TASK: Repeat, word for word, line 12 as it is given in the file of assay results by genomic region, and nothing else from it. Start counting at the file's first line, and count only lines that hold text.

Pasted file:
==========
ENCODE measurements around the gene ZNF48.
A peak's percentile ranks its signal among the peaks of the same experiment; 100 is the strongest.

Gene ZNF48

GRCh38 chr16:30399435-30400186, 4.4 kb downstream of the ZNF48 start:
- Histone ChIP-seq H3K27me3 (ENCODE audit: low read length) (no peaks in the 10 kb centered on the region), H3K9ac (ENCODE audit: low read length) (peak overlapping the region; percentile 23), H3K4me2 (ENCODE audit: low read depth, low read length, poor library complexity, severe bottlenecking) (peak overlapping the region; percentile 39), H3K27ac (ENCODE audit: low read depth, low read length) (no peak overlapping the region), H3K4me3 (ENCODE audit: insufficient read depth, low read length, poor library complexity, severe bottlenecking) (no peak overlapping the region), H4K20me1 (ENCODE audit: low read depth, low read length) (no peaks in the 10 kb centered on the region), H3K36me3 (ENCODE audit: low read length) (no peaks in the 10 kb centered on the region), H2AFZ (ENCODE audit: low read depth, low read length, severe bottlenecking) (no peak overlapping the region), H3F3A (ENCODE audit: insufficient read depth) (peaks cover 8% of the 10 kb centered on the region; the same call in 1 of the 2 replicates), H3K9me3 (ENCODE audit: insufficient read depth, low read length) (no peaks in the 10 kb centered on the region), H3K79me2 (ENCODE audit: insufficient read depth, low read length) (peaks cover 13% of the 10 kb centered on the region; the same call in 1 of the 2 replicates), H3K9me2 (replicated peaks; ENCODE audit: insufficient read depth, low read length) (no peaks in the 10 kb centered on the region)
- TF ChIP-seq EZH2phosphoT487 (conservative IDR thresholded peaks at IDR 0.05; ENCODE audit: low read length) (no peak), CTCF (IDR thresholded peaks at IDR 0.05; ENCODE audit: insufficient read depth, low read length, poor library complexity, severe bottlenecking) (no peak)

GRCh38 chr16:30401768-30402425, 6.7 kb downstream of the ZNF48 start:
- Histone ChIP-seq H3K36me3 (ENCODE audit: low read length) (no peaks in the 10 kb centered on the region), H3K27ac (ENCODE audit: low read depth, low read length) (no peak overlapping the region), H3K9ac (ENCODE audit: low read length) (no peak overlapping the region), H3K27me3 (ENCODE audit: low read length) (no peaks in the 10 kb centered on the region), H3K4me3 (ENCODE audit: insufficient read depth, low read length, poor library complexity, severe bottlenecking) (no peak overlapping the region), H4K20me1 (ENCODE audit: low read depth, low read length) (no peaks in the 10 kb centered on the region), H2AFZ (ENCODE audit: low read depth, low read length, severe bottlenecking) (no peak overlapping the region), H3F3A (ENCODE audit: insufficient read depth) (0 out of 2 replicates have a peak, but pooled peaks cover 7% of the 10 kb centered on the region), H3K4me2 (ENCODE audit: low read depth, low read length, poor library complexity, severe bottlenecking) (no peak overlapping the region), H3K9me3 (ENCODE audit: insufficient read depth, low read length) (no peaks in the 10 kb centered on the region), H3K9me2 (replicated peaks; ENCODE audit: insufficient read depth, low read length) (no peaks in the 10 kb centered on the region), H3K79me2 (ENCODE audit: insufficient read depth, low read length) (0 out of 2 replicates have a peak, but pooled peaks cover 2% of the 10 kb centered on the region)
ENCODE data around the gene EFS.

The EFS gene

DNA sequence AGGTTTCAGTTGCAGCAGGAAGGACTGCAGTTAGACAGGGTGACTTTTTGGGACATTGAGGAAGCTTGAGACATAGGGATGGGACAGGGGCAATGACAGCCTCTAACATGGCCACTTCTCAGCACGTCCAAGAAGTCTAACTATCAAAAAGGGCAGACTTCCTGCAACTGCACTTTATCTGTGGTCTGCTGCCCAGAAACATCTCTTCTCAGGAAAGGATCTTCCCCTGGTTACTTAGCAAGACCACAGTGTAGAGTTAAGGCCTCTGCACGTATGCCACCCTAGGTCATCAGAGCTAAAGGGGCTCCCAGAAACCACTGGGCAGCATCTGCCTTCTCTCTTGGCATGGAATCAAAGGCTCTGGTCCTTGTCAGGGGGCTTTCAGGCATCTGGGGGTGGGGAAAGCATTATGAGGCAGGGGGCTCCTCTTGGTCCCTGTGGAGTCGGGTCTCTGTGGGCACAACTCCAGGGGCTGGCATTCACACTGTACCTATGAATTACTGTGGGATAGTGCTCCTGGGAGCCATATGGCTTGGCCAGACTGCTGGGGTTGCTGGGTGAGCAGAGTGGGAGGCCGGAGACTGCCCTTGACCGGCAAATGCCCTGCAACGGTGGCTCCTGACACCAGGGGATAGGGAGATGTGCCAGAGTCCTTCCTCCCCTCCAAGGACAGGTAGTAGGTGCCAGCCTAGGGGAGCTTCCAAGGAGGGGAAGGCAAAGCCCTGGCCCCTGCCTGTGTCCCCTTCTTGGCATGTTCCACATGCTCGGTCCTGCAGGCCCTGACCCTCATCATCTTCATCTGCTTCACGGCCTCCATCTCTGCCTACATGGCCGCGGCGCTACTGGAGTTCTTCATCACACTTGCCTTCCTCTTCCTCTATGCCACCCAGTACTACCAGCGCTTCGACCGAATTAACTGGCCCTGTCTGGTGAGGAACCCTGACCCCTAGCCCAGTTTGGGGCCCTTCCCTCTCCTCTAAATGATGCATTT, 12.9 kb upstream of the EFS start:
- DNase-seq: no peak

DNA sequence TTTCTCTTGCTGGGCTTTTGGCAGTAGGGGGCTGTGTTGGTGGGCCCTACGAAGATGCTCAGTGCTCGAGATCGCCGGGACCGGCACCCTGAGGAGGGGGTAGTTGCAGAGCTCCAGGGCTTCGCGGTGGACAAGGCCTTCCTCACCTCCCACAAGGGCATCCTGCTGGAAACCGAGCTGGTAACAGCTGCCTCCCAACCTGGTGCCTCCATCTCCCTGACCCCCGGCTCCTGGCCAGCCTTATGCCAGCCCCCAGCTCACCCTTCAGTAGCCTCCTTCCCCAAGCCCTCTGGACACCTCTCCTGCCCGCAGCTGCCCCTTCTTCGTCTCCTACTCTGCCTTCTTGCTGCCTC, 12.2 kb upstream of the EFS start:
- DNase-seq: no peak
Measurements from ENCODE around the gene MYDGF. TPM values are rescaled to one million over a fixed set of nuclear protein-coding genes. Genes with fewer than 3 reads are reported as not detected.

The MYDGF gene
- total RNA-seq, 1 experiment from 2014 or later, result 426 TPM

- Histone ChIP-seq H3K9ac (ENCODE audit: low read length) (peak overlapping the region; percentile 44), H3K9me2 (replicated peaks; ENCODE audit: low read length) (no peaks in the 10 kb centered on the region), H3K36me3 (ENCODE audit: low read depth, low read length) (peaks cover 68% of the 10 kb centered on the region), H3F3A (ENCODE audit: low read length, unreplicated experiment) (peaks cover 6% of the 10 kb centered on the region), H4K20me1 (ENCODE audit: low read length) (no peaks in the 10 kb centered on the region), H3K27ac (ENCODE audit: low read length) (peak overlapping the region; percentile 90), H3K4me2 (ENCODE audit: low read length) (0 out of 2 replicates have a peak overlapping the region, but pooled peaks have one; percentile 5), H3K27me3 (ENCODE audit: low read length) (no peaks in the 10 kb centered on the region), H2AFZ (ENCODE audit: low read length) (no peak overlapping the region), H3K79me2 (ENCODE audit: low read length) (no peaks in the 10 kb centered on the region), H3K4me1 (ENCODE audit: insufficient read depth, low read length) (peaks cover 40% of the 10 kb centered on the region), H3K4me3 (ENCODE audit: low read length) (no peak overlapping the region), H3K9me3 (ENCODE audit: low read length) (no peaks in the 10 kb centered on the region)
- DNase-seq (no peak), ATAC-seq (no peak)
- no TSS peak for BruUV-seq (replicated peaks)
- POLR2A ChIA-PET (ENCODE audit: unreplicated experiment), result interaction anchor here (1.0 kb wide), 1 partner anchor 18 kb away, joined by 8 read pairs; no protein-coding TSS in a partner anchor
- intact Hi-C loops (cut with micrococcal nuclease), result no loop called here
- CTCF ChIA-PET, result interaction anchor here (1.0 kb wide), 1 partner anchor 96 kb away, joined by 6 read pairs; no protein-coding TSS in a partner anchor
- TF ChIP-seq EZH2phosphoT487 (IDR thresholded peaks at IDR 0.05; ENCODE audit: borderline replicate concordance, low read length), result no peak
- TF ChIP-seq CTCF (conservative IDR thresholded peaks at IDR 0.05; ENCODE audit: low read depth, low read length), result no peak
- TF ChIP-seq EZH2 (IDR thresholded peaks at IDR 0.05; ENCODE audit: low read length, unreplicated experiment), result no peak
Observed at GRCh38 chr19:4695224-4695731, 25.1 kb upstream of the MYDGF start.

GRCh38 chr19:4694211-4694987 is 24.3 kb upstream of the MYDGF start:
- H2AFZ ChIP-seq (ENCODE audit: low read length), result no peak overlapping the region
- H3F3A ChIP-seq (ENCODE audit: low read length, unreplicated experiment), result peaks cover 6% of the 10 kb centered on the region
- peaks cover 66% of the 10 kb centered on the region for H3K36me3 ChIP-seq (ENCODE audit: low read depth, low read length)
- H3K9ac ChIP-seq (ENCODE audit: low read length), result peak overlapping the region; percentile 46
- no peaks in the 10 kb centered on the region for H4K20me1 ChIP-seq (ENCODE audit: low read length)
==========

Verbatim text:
- DNase-seq: no peak